… to Hong Kong

Me Monkton

On watch with our CO, Lt Cdr Nico Franks

But not until October, en route to and from a diving trip in the Philippines. Johnny is seeking commissions for both adventures. It will be his first visit since 1974 when, as a skin-and-essence 21 year-old Sub Lieutenant, he spent a year navigating patrol boat HMS Monkton from Victoria Basin, in the heart of the then British colony.

I arrived in June ’74, fully expecting to be deployed for social duties only. One of five patrol boats in the squadron led by the Salisbury-class frigate Chichester, we would set sail for day-trips two or three days a week, rarely in the dark and never at weekends. We patrolled the limits of the colony’s waters and I must have done a decent job as I cannot remember any dramas (there are admittedly few underwater hazards). I water-skied behind her once.

waterski

It can be done at 15 knots. Just not for long

It all changed during our annual deployment further south, in August of that year. We sailed to Bangkok and thence to Singapore, where our ships’s company was one of the last to experience its less salubrious side, in Bugis Street and its environs. Kai-tais and Merry Monks abounded. Very soon the burgeoning cruise ship market and its better-heeled clientele would necessitate a swift overhaul. (I visited again the very next year and there was no trace of the bars, brothels and massage parlours.)

We were about to sail for Penang before being recalled to HK, where the government had decided to put a stop to the increasing flow of IIs (illegal immigrants) who were making the perilous journey from the People’s Republic to the better life they expected in the British colony. We had already encountered a few; most were being smuggled by junks but the most desperate swam for it, sometimes aided only by inflated plastic shopping bags.

Unfortunately, between us and Harry Honkers lay a typhoon, one of several that plague the region each summer. Our passsage north therefore involved some pretty lively weather, less than ideal conditions for a wooden-hulled former coastal mineweeper. With the sky obscured for three days I was forced to navigate via Dead Reckoning, plotting our last known position on the chart and using corrected course and speed to predict our track. When the stars finally appeared and I could take a sight, we were only a mile or so off track.  After three days in the middle of a storm that’s nothing!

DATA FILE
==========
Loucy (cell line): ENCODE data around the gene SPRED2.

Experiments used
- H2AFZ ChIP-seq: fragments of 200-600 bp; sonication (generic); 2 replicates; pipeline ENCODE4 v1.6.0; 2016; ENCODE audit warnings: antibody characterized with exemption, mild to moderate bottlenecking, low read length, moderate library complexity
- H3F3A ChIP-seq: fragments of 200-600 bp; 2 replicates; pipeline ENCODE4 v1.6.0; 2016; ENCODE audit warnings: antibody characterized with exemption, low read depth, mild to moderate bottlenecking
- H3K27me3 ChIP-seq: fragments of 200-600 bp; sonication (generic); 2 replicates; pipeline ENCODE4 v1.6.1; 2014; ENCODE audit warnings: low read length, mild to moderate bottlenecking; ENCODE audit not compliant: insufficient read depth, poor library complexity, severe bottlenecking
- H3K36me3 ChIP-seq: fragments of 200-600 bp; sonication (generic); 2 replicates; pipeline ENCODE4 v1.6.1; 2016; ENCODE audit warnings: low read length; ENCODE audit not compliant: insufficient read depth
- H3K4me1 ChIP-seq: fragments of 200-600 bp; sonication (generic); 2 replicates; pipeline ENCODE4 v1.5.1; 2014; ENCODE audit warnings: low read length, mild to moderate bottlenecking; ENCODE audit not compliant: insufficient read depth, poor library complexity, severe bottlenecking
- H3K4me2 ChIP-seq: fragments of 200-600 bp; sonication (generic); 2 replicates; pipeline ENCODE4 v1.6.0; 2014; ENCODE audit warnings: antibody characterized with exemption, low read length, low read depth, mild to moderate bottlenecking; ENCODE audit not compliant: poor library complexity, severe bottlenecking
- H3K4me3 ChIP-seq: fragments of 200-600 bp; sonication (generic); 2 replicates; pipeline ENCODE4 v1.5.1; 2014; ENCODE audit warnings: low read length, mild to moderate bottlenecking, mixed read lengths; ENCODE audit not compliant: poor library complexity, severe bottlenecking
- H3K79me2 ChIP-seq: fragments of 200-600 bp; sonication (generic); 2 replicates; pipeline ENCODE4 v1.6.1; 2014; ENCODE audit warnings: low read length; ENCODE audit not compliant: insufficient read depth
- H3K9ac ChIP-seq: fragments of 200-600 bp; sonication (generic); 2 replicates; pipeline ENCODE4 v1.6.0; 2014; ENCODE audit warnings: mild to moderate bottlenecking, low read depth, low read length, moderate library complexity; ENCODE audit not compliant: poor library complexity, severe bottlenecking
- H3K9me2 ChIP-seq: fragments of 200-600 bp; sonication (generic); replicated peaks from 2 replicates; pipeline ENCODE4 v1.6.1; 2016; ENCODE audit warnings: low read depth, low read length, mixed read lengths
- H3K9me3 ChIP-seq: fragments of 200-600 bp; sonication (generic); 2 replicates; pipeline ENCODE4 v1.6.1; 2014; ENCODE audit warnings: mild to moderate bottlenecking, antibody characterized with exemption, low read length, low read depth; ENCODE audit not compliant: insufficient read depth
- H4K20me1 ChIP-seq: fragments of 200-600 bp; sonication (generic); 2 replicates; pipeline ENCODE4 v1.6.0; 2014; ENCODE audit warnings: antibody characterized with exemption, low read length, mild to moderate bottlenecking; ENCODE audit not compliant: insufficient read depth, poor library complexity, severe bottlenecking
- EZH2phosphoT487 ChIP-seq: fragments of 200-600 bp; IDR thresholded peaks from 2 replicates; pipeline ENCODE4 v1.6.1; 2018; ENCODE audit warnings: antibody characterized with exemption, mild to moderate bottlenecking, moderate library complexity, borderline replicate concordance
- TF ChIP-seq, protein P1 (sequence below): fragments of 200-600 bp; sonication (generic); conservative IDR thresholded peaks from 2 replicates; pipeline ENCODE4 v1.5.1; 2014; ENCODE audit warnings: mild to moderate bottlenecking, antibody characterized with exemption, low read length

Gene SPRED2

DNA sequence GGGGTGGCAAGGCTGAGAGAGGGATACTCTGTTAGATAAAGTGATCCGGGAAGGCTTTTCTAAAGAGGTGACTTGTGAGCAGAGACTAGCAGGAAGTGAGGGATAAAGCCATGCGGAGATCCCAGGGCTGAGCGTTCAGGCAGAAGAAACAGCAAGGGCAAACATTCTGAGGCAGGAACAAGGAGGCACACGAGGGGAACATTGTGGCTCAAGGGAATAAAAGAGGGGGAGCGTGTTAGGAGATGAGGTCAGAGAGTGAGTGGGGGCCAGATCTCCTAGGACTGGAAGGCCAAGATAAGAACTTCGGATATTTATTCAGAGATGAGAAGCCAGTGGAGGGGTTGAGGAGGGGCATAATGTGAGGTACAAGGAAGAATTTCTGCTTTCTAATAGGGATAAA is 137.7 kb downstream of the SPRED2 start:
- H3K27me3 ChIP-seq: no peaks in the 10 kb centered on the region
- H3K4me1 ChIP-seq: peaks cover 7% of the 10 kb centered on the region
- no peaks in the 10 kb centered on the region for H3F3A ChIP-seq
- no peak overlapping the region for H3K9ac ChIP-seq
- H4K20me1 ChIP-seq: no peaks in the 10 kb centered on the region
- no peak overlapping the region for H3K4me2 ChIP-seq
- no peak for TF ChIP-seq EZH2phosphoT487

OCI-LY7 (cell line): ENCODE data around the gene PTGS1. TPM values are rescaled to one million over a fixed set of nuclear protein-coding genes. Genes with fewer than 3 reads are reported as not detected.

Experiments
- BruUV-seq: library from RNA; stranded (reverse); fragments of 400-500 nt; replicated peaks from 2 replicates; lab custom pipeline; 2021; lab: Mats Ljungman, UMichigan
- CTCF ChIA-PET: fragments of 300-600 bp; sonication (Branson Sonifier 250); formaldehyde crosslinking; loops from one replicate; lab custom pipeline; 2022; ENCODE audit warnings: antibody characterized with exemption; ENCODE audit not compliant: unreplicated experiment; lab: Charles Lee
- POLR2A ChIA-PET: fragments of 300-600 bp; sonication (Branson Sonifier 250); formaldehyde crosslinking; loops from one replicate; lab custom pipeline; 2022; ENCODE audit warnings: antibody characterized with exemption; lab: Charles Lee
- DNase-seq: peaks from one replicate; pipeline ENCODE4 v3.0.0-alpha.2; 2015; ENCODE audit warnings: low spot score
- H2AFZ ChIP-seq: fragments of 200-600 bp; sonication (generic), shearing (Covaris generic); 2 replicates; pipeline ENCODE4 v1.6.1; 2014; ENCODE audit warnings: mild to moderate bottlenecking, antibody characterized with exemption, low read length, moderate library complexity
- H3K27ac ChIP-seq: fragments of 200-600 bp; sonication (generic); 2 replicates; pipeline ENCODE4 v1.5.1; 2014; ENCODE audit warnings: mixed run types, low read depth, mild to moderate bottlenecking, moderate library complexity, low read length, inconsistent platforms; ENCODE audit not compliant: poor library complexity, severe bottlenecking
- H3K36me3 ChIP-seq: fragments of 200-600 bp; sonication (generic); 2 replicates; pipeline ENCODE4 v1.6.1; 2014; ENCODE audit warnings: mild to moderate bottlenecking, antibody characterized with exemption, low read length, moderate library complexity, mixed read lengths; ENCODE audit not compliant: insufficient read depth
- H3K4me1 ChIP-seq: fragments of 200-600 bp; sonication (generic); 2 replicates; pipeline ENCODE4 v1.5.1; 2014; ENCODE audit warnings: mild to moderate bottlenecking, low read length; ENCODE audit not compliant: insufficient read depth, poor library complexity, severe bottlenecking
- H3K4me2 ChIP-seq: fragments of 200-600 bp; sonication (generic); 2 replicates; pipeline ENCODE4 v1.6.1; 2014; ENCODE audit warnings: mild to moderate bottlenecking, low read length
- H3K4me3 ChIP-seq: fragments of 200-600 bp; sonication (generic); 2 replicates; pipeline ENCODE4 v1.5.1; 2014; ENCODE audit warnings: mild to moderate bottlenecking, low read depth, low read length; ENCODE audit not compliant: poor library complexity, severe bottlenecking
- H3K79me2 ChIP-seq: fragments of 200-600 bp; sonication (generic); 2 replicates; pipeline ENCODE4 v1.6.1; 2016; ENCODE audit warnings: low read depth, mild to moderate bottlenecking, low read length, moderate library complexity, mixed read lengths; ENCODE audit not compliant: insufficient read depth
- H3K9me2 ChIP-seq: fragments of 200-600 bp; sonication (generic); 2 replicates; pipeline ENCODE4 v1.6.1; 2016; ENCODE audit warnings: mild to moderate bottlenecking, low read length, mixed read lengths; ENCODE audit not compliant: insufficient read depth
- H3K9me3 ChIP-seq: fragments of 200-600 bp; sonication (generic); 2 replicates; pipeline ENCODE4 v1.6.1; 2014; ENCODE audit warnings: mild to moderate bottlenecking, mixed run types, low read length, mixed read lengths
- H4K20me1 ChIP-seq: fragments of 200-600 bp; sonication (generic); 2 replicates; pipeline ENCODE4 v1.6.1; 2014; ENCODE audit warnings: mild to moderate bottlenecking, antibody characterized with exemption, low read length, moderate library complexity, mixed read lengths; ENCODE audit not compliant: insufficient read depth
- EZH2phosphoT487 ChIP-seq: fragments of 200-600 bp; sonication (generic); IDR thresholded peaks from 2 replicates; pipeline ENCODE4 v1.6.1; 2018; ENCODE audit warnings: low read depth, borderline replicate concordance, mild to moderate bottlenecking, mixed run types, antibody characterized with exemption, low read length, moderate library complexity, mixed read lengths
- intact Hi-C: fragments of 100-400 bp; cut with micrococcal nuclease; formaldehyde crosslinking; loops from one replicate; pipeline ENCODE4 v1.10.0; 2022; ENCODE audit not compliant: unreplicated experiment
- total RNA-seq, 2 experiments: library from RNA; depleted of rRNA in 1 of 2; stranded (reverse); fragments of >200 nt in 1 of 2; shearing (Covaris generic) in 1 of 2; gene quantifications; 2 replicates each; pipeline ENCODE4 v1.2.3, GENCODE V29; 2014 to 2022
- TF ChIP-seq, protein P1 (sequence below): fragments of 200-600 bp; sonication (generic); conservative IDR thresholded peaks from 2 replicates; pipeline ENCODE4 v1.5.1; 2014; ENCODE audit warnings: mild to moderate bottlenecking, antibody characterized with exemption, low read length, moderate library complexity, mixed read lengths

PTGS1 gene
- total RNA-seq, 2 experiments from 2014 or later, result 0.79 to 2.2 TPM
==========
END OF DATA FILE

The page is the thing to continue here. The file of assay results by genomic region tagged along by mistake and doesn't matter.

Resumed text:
On our return to HMS Tamar, we soon discovered that life had substantially changed. Two of the boats would henceforth be required at sea all the time, to recover any IIs we could find and hand them over to the police for repatriation. I know, even at weekends. AND in the dark!

junk1

Nothing to declare

We worked quite closely with the professional and surprisingly firm Royal Hong Kong Police in their launches, joining them on numerous night patrols into the border regions of the New Teritories. We picked up a few swimmers who were alive (and heard of some who weren’t, having allegedly been attacked by sharks) and stopping both junks and sampans that mostly turned out to be innocent. I remember wearing an empty yet still surprisingly heavy 9mm Browning automatic at my waist and it may have been about then that I realised that, while clearly an ace navigator, I was not destined for great things as a leader of men.

Honda S800

800cc of uncontrolled fury (note power bulge on bonnet)

During my 2017 stopovers, I will have an opportunity to see how life has changed. Victoria Basin (visible on the right in the headline image) and HMS Tamar are definitely no more and our various bachelor haunts will surely have been absorbed into the world of international commerce.

Johnny’s life has changed too, and he will want to see how easily an independent wheelchair user navigates the high-rise skyline of his former posting.

 

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